Critical CareEmergency MedicineResuscitationSMACCScience of Cardiopulmonary Resuscitation

Science of Cardiopulmonary Resuscitation

David Halliwell presents the science of cardiopulmonary resuscitation.

Resuscitation means lots of things to different people – compression, CPR, mouth to mouth, ventilation, return to normal and reanimation all come to mind. But how and why does resuscitation really work – let David explain.

This talk uses a case study approach to discuss why resuscitation practitioners should focus upon technical accuracy when resuscitating, focussing on all the facets of a resuscitation, compression, decompression, trans-thoracic impedance.

Two points David would like you to take away:

1) Blood flows from high to low pressure even when the heart stops beating and

2) Blood doesn’t flow through the heart during systole.

David talks about the two big theories of cardiopulmonary resuscitation. The first is the heart squeeze theory – that being chest compressions will pump blood out of the heart and around the body.

This is as opposed to the thoracic pump theory which states blood flows due to a pressure gradient and by changing the pressure in the thoracic cavity you enable the blood to continue to move. This is enabled by the papillary muscles and valves failing to work in an arrested heart.

The truth is probably that both theories hold merit and a combination of both enables a successful resuscitation. David calls this the lung pump theory.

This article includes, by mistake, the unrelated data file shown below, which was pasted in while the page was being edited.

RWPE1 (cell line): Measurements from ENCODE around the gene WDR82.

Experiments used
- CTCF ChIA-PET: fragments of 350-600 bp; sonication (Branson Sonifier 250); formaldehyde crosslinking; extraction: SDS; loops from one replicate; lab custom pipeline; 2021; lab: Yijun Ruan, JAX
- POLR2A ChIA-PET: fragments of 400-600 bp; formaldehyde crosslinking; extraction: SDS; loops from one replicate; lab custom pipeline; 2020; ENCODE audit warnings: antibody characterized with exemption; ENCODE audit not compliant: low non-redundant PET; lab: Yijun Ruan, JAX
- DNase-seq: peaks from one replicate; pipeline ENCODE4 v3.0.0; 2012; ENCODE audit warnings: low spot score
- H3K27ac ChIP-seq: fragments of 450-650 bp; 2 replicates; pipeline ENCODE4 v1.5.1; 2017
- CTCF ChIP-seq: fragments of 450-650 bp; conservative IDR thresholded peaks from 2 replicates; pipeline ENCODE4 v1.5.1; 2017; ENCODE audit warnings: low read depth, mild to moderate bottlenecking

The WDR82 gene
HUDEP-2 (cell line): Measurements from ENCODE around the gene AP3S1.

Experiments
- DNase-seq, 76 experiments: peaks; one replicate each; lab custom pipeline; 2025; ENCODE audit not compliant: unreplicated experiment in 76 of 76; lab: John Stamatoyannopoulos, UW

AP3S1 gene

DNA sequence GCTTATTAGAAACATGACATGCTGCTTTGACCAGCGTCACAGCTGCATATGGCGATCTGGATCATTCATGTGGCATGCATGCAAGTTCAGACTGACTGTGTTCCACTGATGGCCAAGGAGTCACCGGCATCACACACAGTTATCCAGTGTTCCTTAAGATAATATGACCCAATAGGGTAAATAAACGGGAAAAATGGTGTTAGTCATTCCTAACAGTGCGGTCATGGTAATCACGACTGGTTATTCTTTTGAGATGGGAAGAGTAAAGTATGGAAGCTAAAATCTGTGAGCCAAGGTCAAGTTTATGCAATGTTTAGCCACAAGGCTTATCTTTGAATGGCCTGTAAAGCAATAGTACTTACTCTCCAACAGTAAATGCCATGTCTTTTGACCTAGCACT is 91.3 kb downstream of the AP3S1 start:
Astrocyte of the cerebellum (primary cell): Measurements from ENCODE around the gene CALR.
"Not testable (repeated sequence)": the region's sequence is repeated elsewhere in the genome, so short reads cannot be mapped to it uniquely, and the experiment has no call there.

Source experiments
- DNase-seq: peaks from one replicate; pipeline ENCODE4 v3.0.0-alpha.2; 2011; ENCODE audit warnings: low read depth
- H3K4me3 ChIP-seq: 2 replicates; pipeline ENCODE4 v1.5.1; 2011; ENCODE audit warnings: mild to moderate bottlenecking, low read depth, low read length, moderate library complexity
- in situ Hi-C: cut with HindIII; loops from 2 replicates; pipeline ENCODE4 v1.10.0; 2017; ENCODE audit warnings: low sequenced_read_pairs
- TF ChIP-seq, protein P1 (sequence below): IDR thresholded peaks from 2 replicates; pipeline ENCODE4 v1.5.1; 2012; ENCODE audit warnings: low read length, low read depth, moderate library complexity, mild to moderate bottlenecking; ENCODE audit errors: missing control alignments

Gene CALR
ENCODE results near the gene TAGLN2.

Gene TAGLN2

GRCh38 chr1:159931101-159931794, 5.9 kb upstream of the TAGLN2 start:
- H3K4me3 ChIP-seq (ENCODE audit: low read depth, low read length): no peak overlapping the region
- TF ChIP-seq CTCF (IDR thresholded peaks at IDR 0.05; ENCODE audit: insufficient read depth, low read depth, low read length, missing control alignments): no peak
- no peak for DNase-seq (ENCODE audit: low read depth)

After discussing theory, David moves on to the more practical aspects of CPR.

Firstly, compression – compressions clear the heart out. Without compressions, the right ventricle fills with blood (due to the pressure gradient) that cannot move through. This splints the right heart against the collapsed left heart.

Secondly, ventilation. David warns of the complications caused by improper and inappropriate ventilation which will decrease venous return and make your compressions futile.

Finally, defibrillation. There are a few important points here. The critical mass is the left ventricle, so get the pads as close to this as possible. Prepare the skin (which involves knowing how to use the razors in the defibrillator kit) and place the pads appropriately.

David concludes with some technical issues that need to be remembered, performed correctly, and watched out for.

These include chest compression depth, compression rate, hand placement and consistency.

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Dave Halliwell